In order to explain what an underlying content strategy is, I love referring to this quote by writer Arjun Basu:
“Without strategy, content is just stuff, and the world has enough stuff.”
This has never been more true than it is now. In a world where “content creation” is the hustle of the day, we are absolutely drowning in things to read, look at, listen to, or experience.
How much of this stuff is important — useful or interesting or actually engaging? How much of it is just noise?
Marketers know the value of brevity. We’re picky with our words, and we don’t say more than we need to.
We also know the value of an underlying content strategy. While it’s GREAT to blog or post to social media regularly, it’s not doing you any favors if there’s no intention behind it. That’s not “marketing,” it’s just… noise.
And there’s more than enough noise out there.
How to Cut Through the Noise
There’s no such thing as a new idea — Everything you could possibly think up has probably already been thought up by someone else.
But don’t let that frustrate you! Instead, it should invigorate you.
It means that there is a whole trove of ideas out there, just waiting for you to steal them. Yes, that’s right: I said you should be stealing ideas.
So, if every idea that will ever exist is already out there, how can you really stand out?
By putting them together in unusual ways.
Some of the most interesting, exciting, and useful innovations out there were just made by combining a bunch of other things that already existed.
Think about some products you love or couldn’t live without — how are they iterations on things that already existed? Pick an object and do a little research on its background; you may be surprised at what you learn.
Creating an Underlying Content Strategy
How does this tie back to your content?
The content you make — and spend your precious time on — needs to serve a purpose.
Your underlying content strategy should revolve around its most important goal: making a sale.
Here are some things to consider in creating an underlying content strategy:
Who are you creating this content for?
Think about your ideal customer. Get really detailed. (Side note: this is a great exercise if you’re having trouble juggling too many clients.)
Is it a couple of a new parents trying to teach their puppy to get along with their baby? Is it someone who travels a lot and needs help acclimating their pet to being boarded? Maybe it’s someone who loves competing and is nursing their dog back to health after an injury.
Whoever your ideal customer is should be the person you have in mind while you’re creating content. What would be most useful to them? How can you frame the content in a way that’s interesting and engaging for them?
What is the end goal of any piece of content you create?
The end end goal is to make a sale — but there are other goals along the way. Here’s where backchaining your marketing plan is super helpful. For each piece of content you create, you should ask yourself: If I split this down, what is the very next thing I want my client (or potential client!) to do after digesting my content?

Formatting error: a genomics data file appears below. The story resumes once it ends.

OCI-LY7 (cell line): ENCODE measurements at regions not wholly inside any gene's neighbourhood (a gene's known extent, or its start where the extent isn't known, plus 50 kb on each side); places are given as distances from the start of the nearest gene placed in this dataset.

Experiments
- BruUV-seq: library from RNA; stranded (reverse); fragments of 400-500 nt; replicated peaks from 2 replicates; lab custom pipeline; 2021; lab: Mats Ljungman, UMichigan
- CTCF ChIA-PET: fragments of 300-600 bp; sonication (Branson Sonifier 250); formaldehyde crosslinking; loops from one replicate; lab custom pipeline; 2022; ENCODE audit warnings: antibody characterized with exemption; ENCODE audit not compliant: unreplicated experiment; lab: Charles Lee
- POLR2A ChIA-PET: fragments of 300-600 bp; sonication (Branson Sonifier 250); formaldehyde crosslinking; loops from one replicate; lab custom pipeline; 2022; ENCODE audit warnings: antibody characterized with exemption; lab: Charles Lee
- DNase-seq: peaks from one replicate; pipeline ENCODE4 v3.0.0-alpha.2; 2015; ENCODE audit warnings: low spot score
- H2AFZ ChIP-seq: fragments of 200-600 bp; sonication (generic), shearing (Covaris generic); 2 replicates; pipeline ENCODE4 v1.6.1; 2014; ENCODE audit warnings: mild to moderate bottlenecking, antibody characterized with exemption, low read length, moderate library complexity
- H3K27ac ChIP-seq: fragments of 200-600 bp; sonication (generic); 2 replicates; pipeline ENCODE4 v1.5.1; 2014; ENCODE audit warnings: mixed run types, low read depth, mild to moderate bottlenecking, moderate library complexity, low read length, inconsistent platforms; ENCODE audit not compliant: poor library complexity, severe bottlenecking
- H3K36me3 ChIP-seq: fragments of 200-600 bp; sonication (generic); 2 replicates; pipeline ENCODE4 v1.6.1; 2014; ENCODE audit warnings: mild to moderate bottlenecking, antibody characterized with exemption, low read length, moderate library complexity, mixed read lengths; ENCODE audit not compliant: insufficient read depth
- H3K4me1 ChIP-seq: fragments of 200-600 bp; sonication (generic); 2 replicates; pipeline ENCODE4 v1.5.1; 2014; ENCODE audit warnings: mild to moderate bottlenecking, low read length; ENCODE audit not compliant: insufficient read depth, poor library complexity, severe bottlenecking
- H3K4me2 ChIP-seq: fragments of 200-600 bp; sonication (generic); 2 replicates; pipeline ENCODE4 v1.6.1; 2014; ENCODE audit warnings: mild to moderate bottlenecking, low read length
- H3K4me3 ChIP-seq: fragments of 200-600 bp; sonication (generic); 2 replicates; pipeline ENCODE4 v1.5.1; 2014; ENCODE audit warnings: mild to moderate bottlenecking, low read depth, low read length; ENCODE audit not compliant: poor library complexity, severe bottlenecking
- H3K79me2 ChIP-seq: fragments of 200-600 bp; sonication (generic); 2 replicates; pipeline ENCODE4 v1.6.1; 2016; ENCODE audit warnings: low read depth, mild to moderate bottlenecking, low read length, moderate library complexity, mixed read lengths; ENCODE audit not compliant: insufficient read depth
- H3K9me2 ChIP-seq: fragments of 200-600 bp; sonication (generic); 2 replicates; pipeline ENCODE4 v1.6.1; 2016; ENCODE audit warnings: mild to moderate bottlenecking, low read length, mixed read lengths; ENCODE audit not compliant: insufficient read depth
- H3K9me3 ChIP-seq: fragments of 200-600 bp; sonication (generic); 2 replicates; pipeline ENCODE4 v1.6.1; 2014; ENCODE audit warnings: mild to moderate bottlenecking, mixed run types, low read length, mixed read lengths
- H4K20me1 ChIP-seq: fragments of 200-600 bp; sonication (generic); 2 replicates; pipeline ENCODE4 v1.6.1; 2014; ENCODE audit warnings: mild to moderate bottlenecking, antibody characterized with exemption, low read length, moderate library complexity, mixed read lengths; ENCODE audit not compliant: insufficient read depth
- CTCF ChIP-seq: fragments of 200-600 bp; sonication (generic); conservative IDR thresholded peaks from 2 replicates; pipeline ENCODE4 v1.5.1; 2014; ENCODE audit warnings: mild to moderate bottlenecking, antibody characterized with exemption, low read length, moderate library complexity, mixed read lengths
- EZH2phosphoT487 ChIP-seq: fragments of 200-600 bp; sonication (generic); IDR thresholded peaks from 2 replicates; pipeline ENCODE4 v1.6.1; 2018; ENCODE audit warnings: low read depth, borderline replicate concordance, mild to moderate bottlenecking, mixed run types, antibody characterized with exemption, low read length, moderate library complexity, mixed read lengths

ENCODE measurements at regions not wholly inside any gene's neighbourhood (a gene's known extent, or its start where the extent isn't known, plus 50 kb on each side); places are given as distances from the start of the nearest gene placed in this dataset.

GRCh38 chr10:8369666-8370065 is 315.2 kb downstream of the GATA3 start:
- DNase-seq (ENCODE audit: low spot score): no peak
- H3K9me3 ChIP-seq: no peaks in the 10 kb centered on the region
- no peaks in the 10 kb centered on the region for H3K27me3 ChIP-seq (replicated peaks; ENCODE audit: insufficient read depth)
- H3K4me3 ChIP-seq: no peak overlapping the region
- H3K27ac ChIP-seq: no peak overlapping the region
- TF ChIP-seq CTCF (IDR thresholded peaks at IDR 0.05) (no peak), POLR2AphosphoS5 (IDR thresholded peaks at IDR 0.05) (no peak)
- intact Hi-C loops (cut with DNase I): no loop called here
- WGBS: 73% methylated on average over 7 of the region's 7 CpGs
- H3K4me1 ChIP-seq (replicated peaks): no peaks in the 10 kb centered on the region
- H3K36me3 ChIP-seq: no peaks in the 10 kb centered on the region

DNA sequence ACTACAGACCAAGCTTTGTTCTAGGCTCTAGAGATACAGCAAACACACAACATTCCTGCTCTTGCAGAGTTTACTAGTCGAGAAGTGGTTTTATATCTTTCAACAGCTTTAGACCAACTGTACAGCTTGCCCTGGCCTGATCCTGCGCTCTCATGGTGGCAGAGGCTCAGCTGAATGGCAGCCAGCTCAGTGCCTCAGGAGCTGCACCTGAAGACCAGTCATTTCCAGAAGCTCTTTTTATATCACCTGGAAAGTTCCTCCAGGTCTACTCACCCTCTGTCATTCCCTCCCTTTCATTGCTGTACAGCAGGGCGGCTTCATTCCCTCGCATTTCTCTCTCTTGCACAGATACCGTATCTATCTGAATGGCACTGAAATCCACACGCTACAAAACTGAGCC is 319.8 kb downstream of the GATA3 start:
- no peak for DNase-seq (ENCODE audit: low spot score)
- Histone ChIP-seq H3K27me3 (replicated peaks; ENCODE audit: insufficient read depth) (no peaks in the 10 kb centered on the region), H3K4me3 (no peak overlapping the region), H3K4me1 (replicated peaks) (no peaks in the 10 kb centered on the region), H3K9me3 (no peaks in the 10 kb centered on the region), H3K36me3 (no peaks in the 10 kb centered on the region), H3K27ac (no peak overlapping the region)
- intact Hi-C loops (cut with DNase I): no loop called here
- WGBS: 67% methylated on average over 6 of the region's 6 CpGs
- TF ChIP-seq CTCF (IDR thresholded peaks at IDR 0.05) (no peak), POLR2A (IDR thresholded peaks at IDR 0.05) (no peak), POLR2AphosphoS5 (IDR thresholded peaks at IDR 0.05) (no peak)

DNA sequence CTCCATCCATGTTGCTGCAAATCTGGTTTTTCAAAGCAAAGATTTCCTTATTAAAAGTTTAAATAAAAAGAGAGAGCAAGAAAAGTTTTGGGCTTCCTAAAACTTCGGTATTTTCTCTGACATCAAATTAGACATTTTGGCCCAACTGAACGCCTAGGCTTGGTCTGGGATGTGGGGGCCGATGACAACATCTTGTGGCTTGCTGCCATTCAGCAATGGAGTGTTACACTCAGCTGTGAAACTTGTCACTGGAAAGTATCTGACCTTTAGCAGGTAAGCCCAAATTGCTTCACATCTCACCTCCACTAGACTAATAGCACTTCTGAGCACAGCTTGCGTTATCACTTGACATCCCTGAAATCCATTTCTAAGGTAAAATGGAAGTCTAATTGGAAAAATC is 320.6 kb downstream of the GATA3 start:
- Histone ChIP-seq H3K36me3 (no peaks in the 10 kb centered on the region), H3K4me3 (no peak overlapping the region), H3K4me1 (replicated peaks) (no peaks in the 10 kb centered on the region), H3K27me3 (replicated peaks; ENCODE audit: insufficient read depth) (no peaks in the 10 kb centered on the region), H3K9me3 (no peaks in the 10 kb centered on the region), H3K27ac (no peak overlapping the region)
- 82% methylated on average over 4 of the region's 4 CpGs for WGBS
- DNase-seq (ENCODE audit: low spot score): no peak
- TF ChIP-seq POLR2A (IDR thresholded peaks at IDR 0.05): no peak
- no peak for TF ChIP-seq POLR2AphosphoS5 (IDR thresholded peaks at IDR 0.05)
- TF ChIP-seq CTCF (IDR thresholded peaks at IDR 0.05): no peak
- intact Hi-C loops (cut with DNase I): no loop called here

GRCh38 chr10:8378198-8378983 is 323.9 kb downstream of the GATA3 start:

Taking time to think through all the steps you need to make a sale will make it that much easier to create content that fits into every step.
What content format is best for your target audience?
We often think of “content” as “writing,” but content is way more than that.
Content can be written, video, audio, visual (pictures/graphics/diagrams), etc. It can be packaged as a blog post, a podcast episode, a YouTube video, a flowchart, or so many other options.
And while you may be tempted to consider the ideal format for the content itself, I want to challenge you to flip your thought process:
Let’s think back to that ideal client. What’s the best format for them to engage with your content?
If it’s a couple of new parents, they probably aren’t going to read an extensive blog post or ebook — they just don’t have time for that! A podcast they can listen to while feeding the baby is a great idea in that case. Or maybe you can make a useful graphic for them to print out and hang on the fridge.
Think about what your audience needs. Then make the content fit that need.
How are you going to improve the reach for that content?
The last step is where we get into the marketing nitty gritty. Your underlying content strategy has no value if no one actually ends up seeing your content, right?
What’s your plan for disseminating your stuff? Does it go on social media? Is it a helpful free printout you leave at local businesses? Is it a follow-up handout emailed to existing clients as part of your customer retention strategy?
Don’t just make stuff and put it on the internet and hope someone will find it. Consider how people will get to it and figure out the steps you need to get there.
All of these steps are an important part of creating an efficient marketing plan, which is part of your underlying content strategy. By knowing what your goals are, you can create targeted — and useful! — content to fit.
Not sure where to start with creating a marketing plan? I’ve created a free template you can use for anything you want to market. Just fill out the form below to get it emailed to you!